[xxvi] Samantha J. Heintzelman and Laura A. King, 2013, On knowing more than we can tell: Intuitive processes and the experience of meaning, Journal of Positive Psychology 8 (6), 471–482.

[xxvii] Coleman et al., ‘Horizontal transcendence’.

[xxviii] Lee, Recognizing the Non-religious, 172.

[xxix] Jordan B. Peterson, 2013, ‘Three forms of meaning and the management of complexity’, in Markman, Keith D., Travis Proulx, and Matthew J. Lindberg, eds, The Psychology of Meaning, APA Press; Raymond Paloutzian and Katelyn Mukai, 2017, ‘Believing, remembering, and imagining: The roots and fruits of meanings made and remade’, in Angel, H.-F., Oviedo, L. Paloutzian, R. F., Runihov, A. L. C., & Seitz, R. J., Process of Believing: The Acquisition, Maintenance, and Change in Creditions. Heidelberg: Springer; Vidal, ‘Wat is een wereldbeeld? (What is a worldview?)’

 

Event: Digital Methodologies in the Sociology of Religion

Please note that alongside general interest for the network there are also some streams here also for studying digital nonreligion.

http://www.derby.ac.uk/digital-methodologies-in-the-sociology-of-religion

16th November 2012, Enterprise Centre, University of Derby

Organised by the Centre for Society, Religion & Belief (SRB), University of Derby

Funded by Digital Social Research (DSR)

Book your place

This conference is generously subsidised by Digital Social Research. There is a small registration fee of £30 (+ £6 VAT)

Within an era of a growing reliance on digital technologies to instantly and effectively express our values, allegiances, and multi-faceted identities, the interest in digital research methodologies among Sociologists of Religion comes as no surprise (e.g. Bunt 2009; Cantoni and Zyga 2007; Contractor 2012 and Ostrowski 2006; Taylor 2003). However the methodological challenges associated with such research have been given significantly less attention. What are the epistemological underpinnings and rationale for the use ‘digital’ methodologies? What ethical dilemmas do sociologists face, including while protecting participants’ interests in digital contexts that are often perceived as anonymised and therefore ‘safe’? Implementing such ‘digital’ research also leads to practical challenges such as mismatched expectations of IT skills, limited access to specialized tools, project management and remote management of research processes. Hosted by the Centre for Society, Religion, and Belief at the University of Derby and funded by Digital Social Research, this conference brings together scholars to critically evaluate the uses, impacts, challenges and future of Digital Methodologies in the Sociology of Religion.

Please forward this to your invitation to your professional networks and to your students. A few travel bursaries are available for post-graduate students in the UK. Please write to either Sariya Contractor (s.contractor@derby.ac.uk) or Suha Shakkour (s.shakkour@derby.ac.uk) for further details.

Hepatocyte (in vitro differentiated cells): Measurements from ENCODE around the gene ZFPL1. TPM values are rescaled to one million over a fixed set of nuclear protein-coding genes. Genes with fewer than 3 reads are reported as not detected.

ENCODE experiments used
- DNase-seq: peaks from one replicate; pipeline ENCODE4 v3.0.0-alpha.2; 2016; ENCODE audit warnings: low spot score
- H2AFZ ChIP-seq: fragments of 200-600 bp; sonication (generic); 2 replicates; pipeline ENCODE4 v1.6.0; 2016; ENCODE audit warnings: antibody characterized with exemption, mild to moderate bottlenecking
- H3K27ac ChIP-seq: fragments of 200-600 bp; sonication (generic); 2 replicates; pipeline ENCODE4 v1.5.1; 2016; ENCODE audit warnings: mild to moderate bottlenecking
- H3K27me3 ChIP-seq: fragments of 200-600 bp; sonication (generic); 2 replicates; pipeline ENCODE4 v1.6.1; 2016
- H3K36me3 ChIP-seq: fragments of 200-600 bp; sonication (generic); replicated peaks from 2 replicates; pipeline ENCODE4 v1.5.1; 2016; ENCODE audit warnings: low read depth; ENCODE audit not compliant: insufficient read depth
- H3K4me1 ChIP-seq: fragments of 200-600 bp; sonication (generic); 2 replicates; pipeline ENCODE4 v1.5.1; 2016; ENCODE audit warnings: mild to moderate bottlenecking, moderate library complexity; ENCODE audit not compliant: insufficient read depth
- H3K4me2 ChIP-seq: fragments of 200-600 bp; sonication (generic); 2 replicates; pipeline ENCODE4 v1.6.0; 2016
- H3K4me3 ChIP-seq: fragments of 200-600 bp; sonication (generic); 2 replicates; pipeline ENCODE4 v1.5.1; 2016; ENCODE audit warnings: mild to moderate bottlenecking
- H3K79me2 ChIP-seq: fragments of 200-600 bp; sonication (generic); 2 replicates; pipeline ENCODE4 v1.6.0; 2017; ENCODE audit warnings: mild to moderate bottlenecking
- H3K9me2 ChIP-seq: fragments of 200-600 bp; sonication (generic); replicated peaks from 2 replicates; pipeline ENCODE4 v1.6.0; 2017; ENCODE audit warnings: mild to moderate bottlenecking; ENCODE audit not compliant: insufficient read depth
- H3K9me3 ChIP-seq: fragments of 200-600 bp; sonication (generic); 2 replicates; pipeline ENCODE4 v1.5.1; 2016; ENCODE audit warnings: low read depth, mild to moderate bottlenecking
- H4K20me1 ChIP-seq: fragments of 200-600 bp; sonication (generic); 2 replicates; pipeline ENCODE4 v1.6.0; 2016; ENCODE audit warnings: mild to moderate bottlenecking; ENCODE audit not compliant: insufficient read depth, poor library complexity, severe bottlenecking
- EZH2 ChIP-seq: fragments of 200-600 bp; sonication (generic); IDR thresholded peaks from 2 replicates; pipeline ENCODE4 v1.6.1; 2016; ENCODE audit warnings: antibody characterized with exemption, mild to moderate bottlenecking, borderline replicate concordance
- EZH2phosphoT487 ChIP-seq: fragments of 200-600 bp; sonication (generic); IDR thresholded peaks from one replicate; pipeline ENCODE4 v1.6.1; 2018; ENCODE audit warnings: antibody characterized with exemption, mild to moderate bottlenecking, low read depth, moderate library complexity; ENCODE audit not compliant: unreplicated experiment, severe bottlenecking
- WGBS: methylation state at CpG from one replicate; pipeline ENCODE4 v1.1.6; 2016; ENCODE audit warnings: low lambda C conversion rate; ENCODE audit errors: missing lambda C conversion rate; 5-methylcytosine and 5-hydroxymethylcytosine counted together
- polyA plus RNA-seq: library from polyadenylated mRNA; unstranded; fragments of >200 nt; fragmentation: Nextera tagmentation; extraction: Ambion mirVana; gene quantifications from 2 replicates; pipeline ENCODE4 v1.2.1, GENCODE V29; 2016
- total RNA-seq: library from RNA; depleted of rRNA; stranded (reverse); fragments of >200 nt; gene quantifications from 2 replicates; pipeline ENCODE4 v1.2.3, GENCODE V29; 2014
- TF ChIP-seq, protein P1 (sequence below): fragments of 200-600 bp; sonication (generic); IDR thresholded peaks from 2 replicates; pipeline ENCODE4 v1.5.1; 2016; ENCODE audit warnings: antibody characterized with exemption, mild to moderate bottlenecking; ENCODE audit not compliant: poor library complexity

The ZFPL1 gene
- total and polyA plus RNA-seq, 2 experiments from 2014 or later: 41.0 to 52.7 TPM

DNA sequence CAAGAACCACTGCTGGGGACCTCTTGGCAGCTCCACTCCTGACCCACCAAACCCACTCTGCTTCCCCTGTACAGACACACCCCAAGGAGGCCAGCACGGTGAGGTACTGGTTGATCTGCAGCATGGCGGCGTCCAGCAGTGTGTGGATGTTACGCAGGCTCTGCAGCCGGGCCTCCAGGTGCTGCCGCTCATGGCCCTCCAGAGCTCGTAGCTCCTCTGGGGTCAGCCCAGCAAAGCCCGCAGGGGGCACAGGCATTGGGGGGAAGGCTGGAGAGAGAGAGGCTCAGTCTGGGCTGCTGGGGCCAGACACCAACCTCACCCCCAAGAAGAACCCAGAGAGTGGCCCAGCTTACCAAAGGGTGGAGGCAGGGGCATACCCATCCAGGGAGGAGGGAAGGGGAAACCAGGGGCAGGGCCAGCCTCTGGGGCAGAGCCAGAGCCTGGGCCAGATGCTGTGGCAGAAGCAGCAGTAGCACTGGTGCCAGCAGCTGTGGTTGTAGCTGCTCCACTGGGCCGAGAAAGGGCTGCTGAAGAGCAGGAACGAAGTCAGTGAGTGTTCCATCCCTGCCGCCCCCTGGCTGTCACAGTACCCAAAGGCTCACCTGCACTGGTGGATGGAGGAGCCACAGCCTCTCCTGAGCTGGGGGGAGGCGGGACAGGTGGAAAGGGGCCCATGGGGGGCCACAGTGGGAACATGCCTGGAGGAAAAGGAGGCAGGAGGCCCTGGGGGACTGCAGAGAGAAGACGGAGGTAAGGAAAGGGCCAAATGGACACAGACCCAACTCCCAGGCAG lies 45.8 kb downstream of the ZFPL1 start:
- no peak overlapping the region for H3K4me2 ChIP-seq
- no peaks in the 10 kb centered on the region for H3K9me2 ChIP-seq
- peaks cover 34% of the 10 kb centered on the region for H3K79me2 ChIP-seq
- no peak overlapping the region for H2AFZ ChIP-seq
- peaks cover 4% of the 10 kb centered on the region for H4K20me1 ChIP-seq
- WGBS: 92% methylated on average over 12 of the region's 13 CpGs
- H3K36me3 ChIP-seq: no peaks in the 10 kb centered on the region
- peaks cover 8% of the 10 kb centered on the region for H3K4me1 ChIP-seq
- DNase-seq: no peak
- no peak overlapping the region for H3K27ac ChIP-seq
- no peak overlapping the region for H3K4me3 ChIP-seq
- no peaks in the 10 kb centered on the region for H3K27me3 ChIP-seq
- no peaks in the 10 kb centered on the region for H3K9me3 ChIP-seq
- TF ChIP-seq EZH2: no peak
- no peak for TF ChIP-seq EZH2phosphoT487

Plenary Speakers:

Prof. Heidi Campbell, Texas A&M University Methodological Challenges, Innovations and Growing Pains in Digital Religion Research

Dr. Eric AtwellLeeds University Applying Artificial Intelligence to the Understanding of Islam

                       

Draft Programme

09:45 – 10:15  Registration & Refreshments

10:15 – 10:40  Welcome, Introduction and Housekeeping

Dr. Sariya Contractor & Dr. Suha Shakkour

Prof. Paul Weller, Head of Research and Commercial Development, EHS

Dr. Kristin Aune, Director, Centre for Society, Religion & Belief

10:40 – 11:25  Plenary: Methodological Challenges, Innovations and Growing Pains in Digital Religion Research

Prof. Heidi Campbell, Texas A&M University

11:25 – 12:40  Social Networking Sites

Anti-Social networking: Facebook as a site and method for researching anti-Muslim and anti-Islam opposition

Dr. Chris Allen, University of Birmingham

Role of Digital Communication Technology in the Muslim Brotherhood’s Lead Revolution in Egypt

Dr. Abul Hassan & Prof. Toseef Azid, Markfield Institute of Higher Education

Ethical Challenges of researching Muslim women’s closed religious newsgroups

Dr. Anna Piela, Independent Researcher

12:40 – 13:40  Lunch

13:40 – 14:55  Digital Resources and Tools

Surveying the Religious and the Non-Religious

Dr. Tristram Hooley & Prof. Paul Weller, University of Derby

  Research Approaches to the Digital Bible

Dr. Tim Hutchings, Durham University

Employing Distance Learning to Improve the Quantity and Quality of Islamic Studies

Dr Muhammad Mesbahi, Islamic College & Morteza Rezaei-Zadeh, University of Limerick

14:55 – 15:40  Plenary: Applying Artificial Intelligence to the Understanding of Islam

Eric Atwell, Leeds University

15:40 – 15:55 Refreshments

15:55 – 17:10  Communication

Prospects and Limits for Mxit and Mobi Methodologies for Religion in Sub-Saharan Africa

Dr. Federico Settler, University of KwaZulu-Natal

Researching Religious Discourses Online: Some thoughts on method

Thomas Alberts, SOAS

The Online Communication Model: A theoretical Framework to Analyse the Institutional Communication on the Internet

Juan Narbona & Dr. Daniel Arasa, Pontifical University of the Holy Cross

17:10 – 17:30  Concluding Comments, Publication Plans

Dr Sariya Contractor & Dr. Suha Shakkour

Centre for Society, Religion & Belief

University of Derby